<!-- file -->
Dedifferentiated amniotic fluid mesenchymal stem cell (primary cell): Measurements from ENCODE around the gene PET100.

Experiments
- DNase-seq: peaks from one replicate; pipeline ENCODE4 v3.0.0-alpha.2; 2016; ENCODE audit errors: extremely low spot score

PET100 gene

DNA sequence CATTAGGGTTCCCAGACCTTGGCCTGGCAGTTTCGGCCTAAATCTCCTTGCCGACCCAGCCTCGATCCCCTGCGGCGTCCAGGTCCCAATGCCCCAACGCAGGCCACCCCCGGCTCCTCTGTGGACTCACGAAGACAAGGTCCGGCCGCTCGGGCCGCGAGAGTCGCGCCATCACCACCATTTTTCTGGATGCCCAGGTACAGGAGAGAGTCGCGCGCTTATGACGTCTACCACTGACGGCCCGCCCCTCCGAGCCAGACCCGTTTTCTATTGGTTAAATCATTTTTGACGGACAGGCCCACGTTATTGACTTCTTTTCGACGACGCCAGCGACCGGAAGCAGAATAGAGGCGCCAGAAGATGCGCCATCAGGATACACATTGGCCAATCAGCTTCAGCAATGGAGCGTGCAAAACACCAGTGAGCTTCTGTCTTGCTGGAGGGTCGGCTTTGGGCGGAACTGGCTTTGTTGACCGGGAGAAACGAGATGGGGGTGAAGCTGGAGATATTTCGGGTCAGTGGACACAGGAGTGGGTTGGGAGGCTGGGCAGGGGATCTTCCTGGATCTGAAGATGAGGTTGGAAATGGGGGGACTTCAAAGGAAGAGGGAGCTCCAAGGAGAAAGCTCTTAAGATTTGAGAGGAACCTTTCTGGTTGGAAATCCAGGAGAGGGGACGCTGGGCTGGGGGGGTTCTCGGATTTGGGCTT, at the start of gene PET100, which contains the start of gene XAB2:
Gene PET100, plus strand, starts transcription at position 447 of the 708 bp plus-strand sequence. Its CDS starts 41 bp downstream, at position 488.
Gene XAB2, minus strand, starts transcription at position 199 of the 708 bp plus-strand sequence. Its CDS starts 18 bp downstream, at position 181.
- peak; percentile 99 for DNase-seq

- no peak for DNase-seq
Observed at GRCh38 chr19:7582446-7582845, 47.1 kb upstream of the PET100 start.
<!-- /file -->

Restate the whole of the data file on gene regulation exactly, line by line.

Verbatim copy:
Dedifferentiated amniotic fluid mesenchymal stem cell (primary cell): Measurements from ENCODE around the gene PET100.

Experiments
- DNase-seq: peaks from one replicate; pipeline ENCODE4 v3.0.0-alpha.2; 2016; ENCODE audit errors: extremely low spot score

PET100 gene

DNA sequence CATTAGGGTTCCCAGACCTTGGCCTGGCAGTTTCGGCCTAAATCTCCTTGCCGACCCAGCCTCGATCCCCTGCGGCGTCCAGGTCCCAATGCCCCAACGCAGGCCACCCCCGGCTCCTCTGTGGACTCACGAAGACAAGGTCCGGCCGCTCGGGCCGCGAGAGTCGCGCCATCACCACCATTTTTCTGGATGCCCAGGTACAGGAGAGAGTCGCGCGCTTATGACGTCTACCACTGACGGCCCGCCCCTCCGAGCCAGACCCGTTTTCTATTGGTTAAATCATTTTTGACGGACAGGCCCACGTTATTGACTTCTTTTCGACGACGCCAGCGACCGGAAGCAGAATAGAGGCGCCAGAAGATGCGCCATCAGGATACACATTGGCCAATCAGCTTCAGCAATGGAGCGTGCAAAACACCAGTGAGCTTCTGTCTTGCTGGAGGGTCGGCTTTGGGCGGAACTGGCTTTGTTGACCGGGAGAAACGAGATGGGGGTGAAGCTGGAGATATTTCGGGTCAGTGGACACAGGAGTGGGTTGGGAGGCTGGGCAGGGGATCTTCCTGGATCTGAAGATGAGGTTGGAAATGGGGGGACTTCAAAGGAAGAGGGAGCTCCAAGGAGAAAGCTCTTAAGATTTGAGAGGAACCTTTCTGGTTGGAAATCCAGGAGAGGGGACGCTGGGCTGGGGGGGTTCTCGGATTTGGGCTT, at the start of gene PET100, which contains the start of gene XAB2:
Gene PET100, plus strand, starts transcription at position 447 of the 708 bp plus-strand sequence. Its CDS starts 41 bp downstream, at position 488.
Gene XAB2, minus strand, starts transcription at position 199 of the 708 bp plus-strand sequence. Its CDS starts 18 bp downstream, at position 181.
- peak; percentile 99 for DNase-seq

- no peak for DNase-seq
Observed at GRCh38 chr19:7582446-7582845, 47.1 kb upstream of the PET100 start.